Shrinkage will shrink your profits

As we've discussed, inventory is most often the second highest cost area for most practices.  Yet, in recent surveys, as few as 30% of practices have secured their inventory in a LOCKED pharmacy.  Thousands of dollars worth of drugs and medical supplies are left on open shelves and unlocked cabinets.  It is not uncommon for practices that implement sound inventory management to find in retrospect that as much as 30% to 50% of their inventory prior to proper inventory management implementation was either missing or unaccounted for.  This lost inventory is called shrinkage, and it will shrink your profits.

What are the sources of shrinkage?  Theft is a big one.  Most practice owners refuse to acknowledge that employees and clients might be engaging in some form of theft from their practice.  Yet, over time, most will experience theft by someone they trusted in their practice.  It is disheartening, but it's fact.  In a National Retail Federation/University of Florida study in 2015, they found that approximately 73% of shrinkage was due to theft from both employees and customers, split almost evenly.  

Other sources of shrinkage include lack of appropriate capture of charges for procedures performed, treatments used or dispensed.  It is important to put in place fail-safe processes to capture charges in your systems when they are incurred.  Failure to reconcile lab invoices to ensure that all lab procedures are invoiced appropriately can lead to significant shrinkage or impact upon your Cost of Professional Services.  Additional shrinkage can occur when supplies arrive at the practice if they aren't appropriately checked in and reconciled with shipping documents and invoices.  Suppliers can make mistakes, so it is important to reconcile every shipment to ensure that you received the product for which you are invoiced.  Another big source of shrinkage is product that expires while sitting on your shelves.  This can and should be prevented by having appropriate oversight and management of your inventory.  A good relationship with your suppliers will also help with this issue.  Pricing errors, or failure to appropriately adjust pricing when product costs change can also contribute to shrinkage.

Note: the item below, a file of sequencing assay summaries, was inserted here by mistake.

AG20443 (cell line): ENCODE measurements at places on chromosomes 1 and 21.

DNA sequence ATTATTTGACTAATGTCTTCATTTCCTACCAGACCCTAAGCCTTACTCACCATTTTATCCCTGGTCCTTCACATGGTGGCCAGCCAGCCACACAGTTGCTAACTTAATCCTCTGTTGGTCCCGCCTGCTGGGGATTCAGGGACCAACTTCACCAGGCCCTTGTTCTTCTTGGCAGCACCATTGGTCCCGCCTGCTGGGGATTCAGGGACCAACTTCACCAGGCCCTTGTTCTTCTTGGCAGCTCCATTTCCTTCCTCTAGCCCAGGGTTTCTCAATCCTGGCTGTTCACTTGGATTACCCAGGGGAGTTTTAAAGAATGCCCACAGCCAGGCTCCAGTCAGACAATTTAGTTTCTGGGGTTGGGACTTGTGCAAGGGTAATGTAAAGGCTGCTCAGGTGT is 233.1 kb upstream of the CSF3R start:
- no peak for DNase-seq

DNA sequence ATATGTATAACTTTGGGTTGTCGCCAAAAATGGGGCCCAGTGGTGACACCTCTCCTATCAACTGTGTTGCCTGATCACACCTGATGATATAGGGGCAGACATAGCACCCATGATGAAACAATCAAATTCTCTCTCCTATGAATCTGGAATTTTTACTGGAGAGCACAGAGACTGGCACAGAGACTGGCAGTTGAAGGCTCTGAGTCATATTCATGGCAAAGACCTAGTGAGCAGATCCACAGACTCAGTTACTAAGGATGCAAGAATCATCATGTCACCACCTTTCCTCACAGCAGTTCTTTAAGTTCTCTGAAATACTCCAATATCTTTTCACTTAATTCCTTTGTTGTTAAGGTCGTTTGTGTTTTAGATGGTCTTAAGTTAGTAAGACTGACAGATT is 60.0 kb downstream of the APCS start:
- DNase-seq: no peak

For these and other reasons, it is important to implement sound inventory management programs to protect your practice from 'shrinkage'.

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